Our tour guide was very German, both in his captivating charm and detail-oriented address on Hitler’s life. Hitler loved dogs, I learned. He could not bear the sound of a dog whimpering, I repeated to myself while witnessing the most beautiful aggregation of architecture humans are capable of - the Museum Island. Pillars lined with silver rose to support maroon arches crowned with domes so divine they seemed to have stolen all their glory from the sun. And yet, they were brimful of memorabilia that archived horrors from World to Cold War. How can a person love a dog and nothing else? How can beauty be in a structure and nowhere else?
Passing Bode Museum, Alte Nationalgalerie, Altes Museum and a million other museums whose names I did not care to remember, we took shelter in a Viennese style café, Einstein Stammhaus. Although the thronging crowd was deceptive, the association with the physicist Albert Einstein nominal, and the coffee subpar, it was enough to energize us for, what could in the very least be could be called an overwhelming visit to the Holocaust Memorial. Hiding the bodies of the murdered Jews of Europe, 2,711 concrete slabs protruded like grey scars off a still-aching wound. We remained silent, and Rebecca, who is Jewish, drifted away and wept tenderly as if she had known and loved each and everyone who died for her faith. The tour ended near a narrow sewer at the end of an abandoned parking lot, and it was at that nameless spot that looked nothing like Berlin that Hitler’s skull was discovered long after he shot himself.
In the coming days we would gasp at the Brandenburg Gate and spend hours sauntering next to the Berlin Wall, but neither the magnificent grandeur of neoclassical monuments nor the wrenching stories of how desperate mothers tossed their infants over the wall from East to West Germany in hopes that may escape the turmoil of a politically faltering country managed to pluck at our hearts as the walk along River Spree that midnight blue. Cycles whisked past, the moon-colored lamps lit the river so that it reflected all of Mitte Berlin on its surface. Rebecca and Arnav whispered into each other’s ears, and Andrea lagged behind google-mapping our path for us. Nocturnal wanderers, us. This city was not ours; its people snarled at us; its language betrayed us at every sign board, yet we had never felt more at home. Perhaps there is a certain peace in abandoning everything once known and loosing oneself.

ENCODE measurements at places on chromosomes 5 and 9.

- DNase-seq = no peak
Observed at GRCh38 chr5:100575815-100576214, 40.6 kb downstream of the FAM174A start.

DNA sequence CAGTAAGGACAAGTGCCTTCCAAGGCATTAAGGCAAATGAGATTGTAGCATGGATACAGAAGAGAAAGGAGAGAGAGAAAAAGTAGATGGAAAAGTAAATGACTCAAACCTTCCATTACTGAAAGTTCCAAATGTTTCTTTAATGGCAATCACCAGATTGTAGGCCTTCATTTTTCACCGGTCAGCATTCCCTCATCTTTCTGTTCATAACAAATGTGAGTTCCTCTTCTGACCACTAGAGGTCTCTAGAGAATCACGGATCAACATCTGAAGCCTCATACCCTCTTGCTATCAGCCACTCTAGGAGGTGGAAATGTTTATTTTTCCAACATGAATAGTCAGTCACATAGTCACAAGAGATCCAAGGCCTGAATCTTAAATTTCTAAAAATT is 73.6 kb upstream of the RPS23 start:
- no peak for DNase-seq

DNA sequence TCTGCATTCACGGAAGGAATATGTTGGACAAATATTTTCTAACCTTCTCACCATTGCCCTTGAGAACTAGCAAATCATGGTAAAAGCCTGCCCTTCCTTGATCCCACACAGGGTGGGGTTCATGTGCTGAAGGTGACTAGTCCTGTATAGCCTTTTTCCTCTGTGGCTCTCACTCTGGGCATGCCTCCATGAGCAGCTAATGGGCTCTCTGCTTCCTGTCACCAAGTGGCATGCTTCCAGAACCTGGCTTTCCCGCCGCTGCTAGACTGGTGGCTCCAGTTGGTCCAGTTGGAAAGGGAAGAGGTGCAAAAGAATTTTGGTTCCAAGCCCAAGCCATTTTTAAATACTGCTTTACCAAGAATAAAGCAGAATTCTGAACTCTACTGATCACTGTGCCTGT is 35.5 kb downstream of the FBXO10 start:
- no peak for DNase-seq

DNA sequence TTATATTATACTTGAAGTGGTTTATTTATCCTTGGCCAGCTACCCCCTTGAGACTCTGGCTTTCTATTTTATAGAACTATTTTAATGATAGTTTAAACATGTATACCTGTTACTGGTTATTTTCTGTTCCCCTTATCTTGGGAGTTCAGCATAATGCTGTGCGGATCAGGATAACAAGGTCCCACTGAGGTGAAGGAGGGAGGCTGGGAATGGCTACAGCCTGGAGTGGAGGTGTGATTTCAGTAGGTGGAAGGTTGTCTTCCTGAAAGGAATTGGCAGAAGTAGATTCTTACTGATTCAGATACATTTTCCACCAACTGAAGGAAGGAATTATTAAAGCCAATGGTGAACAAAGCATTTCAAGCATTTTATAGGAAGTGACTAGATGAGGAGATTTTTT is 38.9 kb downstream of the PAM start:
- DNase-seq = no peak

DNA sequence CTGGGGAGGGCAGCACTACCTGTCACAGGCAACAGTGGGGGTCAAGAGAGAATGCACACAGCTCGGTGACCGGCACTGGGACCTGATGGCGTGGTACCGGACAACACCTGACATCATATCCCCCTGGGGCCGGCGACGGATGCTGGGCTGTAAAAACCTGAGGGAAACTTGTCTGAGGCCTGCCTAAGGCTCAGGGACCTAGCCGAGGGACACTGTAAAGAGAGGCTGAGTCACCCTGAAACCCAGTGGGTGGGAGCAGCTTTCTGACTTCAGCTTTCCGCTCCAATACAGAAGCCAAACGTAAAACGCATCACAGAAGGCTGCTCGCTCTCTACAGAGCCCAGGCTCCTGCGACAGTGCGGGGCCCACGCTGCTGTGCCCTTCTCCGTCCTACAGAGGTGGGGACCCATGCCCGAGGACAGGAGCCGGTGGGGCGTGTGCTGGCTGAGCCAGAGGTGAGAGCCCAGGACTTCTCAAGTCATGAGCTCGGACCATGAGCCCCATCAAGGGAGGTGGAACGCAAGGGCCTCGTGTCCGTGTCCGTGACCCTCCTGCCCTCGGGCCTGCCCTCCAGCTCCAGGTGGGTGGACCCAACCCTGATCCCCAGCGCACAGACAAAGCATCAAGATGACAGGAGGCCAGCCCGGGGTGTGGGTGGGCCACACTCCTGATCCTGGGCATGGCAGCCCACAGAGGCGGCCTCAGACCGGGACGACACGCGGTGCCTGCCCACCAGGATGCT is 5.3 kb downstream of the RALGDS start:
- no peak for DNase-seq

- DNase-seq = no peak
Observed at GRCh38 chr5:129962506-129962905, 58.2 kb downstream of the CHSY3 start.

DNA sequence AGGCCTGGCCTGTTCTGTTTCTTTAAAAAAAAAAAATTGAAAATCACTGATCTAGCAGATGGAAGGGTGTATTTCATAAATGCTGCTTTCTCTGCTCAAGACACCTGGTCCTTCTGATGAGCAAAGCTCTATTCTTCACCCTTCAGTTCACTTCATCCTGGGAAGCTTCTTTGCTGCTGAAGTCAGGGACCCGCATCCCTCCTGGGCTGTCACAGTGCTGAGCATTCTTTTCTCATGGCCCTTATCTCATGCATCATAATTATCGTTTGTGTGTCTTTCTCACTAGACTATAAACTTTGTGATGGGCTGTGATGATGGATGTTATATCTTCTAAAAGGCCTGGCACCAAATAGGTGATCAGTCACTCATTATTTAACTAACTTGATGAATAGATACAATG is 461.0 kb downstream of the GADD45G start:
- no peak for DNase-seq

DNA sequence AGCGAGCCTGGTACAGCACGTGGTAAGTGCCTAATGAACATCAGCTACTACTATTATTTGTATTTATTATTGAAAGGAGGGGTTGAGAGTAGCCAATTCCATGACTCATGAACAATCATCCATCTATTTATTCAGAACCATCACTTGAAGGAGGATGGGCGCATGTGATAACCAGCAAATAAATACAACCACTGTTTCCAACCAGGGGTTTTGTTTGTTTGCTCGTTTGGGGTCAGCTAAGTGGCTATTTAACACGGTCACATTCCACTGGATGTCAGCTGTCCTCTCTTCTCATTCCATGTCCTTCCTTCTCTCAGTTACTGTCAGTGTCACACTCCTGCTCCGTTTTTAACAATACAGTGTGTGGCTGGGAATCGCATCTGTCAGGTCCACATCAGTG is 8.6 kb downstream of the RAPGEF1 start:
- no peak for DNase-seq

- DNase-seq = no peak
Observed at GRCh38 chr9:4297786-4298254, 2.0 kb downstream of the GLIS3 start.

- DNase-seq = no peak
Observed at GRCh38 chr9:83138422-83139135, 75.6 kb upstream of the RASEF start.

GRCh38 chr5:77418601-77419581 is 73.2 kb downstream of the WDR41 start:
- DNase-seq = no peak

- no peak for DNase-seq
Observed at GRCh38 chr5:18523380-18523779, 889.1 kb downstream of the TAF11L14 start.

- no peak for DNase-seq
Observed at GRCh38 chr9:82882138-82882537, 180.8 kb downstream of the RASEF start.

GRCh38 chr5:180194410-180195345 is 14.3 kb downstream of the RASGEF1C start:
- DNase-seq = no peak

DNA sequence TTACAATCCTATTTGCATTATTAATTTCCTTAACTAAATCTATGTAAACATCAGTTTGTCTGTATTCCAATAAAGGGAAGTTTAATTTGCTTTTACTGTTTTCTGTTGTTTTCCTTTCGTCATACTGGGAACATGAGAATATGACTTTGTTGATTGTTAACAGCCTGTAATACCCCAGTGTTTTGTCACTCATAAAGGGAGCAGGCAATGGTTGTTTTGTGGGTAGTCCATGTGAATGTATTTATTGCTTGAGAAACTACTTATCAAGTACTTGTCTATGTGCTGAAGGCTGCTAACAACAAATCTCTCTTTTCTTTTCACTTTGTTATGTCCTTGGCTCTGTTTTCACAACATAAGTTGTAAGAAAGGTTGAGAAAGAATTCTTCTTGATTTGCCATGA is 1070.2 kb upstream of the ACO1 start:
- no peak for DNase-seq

Read part 3 Alone in deserted Dresden here
Our nomadic strolling finally culminated at the heavy wooden gates of Mogg, a former Jewish Girls’ school turned deli. Milky lights poured over sugary laughter punctuated only by pastrami bites and matzo soup sips. It was one of those dinners heavily laden with comic anecdotes, gentle clanking of wine glasses and future plans that drown as soon as they leap off the tongue. It was Halloween and dressed as three blind mice we assimilated with a rambunctious group of young adults, chugging beer and howling our way to the infamous Matrix Club Berlin. Cutting the line, flirting with the bouncer to get in, dancing in rainbow lights under glitter balls, brick arched basements and electrifying foreign glances was all we anticipated. What we did not anticipate was waking up in deserted Dresden, a conservative eastern German town.